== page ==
There is perhaps no other artist more closely associated with Smith College than Dwight Tryon, who taught at the College for almost forty years and was a significant influence on the Museum’s early collecting. Tryon studied in Europe as a young man and, upon returning to the United States, continued to work in the French Barbizon landscape style. In May 1889, however, while walking near his summer home in South Dartmouth, Massachusetts, his attention was seized by a line of slender birch trees at the edge of a field. That image became The First Leaves, a turning point in Tryon’s career.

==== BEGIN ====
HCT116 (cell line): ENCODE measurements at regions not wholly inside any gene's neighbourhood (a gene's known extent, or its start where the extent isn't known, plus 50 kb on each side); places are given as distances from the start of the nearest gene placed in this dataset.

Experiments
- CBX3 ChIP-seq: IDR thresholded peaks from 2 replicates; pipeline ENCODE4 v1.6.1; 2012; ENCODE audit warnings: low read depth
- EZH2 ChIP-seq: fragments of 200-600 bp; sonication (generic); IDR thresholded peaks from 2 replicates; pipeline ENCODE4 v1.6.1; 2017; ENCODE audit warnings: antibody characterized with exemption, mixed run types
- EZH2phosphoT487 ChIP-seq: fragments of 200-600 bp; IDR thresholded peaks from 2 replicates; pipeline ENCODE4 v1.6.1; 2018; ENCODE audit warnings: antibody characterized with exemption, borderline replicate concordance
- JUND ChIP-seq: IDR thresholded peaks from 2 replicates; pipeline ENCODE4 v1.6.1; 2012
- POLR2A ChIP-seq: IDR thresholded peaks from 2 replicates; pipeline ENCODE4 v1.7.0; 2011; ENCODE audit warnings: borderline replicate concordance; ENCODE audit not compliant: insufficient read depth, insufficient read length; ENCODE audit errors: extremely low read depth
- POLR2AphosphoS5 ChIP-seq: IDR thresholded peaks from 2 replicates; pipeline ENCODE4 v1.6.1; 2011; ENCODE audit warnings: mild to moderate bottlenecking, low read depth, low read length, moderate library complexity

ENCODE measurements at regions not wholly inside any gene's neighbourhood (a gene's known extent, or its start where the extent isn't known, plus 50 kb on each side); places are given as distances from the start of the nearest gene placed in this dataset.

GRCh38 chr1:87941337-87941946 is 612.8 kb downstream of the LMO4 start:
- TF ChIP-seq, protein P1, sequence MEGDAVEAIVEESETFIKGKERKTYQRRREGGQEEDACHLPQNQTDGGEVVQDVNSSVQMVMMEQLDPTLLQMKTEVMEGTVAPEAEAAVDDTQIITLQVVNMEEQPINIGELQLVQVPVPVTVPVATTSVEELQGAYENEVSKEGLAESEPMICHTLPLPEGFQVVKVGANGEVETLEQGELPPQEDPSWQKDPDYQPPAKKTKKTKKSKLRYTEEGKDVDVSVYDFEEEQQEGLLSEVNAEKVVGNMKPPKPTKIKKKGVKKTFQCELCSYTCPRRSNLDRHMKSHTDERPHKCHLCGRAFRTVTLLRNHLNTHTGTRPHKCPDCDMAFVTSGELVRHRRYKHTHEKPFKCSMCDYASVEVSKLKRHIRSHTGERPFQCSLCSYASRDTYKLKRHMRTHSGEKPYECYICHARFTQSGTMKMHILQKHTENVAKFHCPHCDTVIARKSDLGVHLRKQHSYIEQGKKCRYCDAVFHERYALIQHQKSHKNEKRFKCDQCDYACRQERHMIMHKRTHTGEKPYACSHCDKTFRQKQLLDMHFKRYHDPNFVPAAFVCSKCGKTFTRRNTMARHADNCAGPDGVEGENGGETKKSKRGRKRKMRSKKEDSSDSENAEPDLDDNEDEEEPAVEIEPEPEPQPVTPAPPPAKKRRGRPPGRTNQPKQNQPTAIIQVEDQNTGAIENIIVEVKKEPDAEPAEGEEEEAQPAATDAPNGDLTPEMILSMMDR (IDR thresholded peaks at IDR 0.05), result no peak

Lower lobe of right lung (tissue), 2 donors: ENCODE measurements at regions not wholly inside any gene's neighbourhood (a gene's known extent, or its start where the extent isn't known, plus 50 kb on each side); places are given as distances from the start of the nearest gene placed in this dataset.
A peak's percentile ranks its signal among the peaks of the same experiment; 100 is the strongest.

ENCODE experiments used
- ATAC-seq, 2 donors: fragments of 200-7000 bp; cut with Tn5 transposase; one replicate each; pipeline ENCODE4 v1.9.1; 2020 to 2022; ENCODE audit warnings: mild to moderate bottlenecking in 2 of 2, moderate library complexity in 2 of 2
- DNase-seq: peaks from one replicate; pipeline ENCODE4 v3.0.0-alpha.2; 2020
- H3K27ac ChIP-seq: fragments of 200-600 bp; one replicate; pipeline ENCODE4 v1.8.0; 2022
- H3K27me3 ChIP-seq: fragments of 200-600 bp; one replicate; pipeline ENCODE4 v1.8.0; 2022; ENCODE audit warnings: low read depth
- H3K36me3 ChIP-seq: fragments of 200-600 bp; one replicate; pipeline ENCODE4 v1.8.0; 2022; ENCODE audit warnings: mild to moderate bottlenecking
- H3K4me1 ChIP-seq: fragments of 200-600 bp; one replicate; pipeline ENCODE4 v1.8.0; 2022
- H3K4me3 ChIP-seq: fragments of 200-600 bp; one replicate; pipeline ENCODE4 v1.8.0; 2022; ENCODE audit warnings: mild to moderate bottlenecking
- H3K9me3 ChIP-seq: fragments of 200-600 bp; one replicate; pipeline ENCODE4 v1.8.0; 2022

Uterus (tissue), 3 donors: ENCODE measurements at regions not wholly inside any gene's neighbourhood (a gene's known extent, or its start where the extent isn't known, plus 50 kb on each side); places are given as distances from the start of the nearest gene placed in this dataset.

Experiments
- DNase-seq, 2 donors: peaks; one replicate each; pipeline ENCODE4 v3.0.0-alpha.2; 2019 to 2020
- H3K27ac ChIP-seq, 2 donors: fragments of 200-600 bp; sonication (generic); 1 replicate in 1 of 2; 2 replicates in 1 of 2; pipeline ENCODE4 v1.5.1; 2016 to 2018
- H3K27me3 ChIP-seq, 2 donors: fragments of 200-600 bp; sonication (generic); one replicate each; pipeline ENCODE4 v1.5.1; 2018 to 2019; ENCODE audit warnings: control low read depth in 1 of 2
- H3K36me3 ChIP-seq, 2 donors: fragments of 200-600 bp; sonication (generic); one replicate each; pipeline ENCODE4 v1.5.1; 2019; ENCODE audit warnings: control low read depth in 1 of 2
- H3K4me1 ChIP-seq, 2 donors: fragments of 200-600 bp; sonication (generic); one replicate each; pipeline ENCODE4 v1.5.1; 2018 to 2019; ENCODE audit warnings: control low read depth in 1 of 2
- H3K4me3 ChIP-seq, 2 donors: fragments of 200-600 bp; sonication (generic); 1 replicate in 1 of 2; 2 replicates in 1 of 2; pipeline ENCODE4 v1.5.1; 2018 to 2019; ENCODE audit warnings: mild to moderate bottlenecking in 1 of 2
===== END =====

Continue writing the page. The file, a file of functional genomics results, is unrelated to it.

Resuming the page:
The architecture of The First Leaves is simple, consisting of three parallel bands: meadow, trees, and sky. Against this backdrop, the poetic effects for which Tryon became famous—particularly his shimmering, feathery brushwork—combine to form a subtly animated surface.
Oil on panel
Purchased with the Winthrop Hillyer Fund
ID Number: SC 1889:6-1